What Is a Rate Lock?

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If you like the way interest rates are looking right now, you might want to consider a rate lock. A mortgage rate lock is a guarantee that your lender will give you a certain interest rate on your home loan, as long as your mortgage closes by an agreed-upon date.

In addition to guaranteeing a specific interest rate, a rate lock can also “lock in” points, which are fees that you can pay to your lender upfront in order to obtain a reduced interest rate on your mortgage.

How Long Do Rate Locks Last?

While rate lock periods can vary depending on your specific lender, rate locks typically last 30, 45, or 60 days. However, some lenders offer rate locks as long as 150 days! But don’t get too excited, since the longer period you want to lock your loan for, the higher the cost will be. Since lenders don’t know which way the market will swing, it’s somewhat risky for them to offer rate locks over longer periods of time. For example, if interest rates were to skyrocket during your lock period, a lender could lose serious cash.

How Much Do Rate Locks Cost?

Many lenders offer free rate locks for shorter periods, including those under 30 - 60 days, while for lenders that do charge, a 60-day rate lock typically costs between 0.25 - 0.50% of the total loan amount. In contrast, longer rate locks, such as a 90-day lock, could cost 0.75% of the total loan amount. In case you forgot, these are also referred to as points (i.e .75% of the total loan amount would be 0.75 points).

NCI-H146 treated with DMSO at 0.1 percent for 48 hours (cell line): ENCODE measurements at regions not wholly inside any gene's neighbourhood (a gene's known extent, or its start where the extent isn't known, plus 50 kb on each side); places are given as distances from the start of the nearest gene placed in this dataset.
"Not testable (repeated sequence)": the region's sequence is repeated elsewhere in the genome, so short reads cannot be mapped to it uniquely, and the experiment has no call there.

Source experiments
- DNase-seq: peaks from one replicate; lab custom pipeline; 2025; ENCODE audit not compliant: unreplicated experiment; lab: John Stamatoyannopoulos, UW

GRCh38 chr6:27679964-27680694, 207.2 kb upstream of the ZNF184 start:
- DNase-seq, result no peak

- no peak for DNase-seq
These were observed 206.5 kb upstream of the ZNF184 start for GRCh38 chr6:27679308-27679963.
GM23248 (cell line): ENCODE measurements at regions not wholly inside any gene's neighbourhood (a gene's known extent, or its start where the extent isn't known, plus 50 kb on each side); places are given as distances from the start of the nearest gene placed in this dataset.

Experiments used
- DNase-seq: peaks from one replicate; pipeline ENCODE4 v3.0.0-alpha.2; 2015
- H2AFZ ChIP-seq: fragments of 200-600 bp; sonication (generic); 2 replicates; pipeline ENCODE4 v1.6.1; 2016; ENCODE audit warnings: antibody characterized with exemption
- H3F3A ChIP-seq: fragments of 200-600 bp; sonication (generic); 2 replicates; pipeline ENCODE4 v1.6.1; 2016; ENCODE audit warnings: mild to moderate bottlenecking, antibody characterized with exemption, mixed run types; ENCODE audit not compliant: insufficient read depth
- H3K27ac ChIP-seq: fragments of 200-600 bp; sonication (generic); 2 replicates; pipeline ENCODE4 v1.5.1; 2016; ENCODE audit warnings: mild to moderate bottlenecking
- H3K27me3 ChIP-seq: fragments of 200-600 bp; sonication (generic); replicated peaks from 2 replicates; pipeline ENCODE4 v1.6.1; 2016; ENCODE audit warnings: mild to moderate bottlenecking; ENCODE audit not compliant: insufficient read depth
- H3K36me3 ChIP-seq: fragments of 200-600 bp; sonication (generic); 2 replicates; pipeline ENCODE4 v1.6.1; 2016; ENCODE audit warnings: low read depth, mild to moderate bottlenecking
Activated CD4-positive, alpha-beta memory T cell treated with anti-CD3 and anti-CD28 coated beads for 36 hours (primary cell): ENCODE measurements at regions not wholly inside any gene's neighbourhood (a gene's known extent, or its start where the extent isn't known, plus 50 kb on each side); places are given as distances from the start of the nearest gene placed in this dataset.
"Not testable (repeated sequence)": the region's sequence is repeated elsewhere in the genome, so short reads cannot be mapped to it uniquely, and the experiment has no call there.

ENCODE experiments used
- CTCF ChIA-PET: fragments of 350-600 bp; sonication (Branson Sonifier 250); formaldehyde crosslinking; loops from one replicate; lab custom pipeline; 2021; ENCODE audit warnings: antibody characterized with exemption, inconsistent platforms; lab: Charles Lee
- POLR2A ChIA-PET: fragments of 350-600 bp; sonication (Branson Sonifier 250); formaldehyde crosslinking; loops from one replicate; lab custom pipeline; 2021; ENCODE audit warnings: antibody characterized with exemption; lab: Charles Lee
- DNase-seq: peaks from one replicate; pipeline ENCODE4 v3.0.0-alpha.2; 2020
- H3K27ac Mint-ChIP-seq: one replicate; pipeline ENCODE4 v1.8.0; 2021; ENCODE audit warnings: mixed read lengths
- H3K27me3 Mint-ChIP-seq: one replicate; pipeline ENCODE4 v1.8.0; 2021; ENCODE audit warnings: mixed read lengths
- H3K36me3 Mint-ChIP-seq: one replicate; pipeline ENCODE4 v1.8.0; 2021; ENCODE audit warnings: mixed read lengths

When Exactly Should You Lock Your Rate?

Most experts suggest that you should work backward from your estimated closing date to determine a good time to lock your rate, and how long of a rate lock you should purchase. Too short a lock, and it’ll stop before you closing finishes -- and too long, and you might be wasting money for time you don’t need. 

However, it’s a good idea to give yourself a little wiggle room. For example, if you think you’re going to close in around 40 days, it could be smart to get a 45-day rate lock.

If you run into setbacks, and can’t close during the lock period, many lenders will help you extend your rate lock for a fee, often around 0.125% for a 7-day rate extension, or 0.25% for a 15-day rate extension. This may or may not be a good idea, depending on how rates are looking at the moment. 

What If Mortgage Rates Fall During My Lock Period?

If mortgage rates fall significantly during your lock period, you may be able to take advantage of something called a “float-down option,” a one-time opportunity to adjust your rates back to the current interest rate offering. This may or may not cost extra money. If your lender does not have a float-down option, you might want to simply consider renegotiating with your lender to see if they’ll give you a better option. If your lender simply won’t work with you, you can always go elsewhere, but you’ll often have to pay a cancellation fee to do so.

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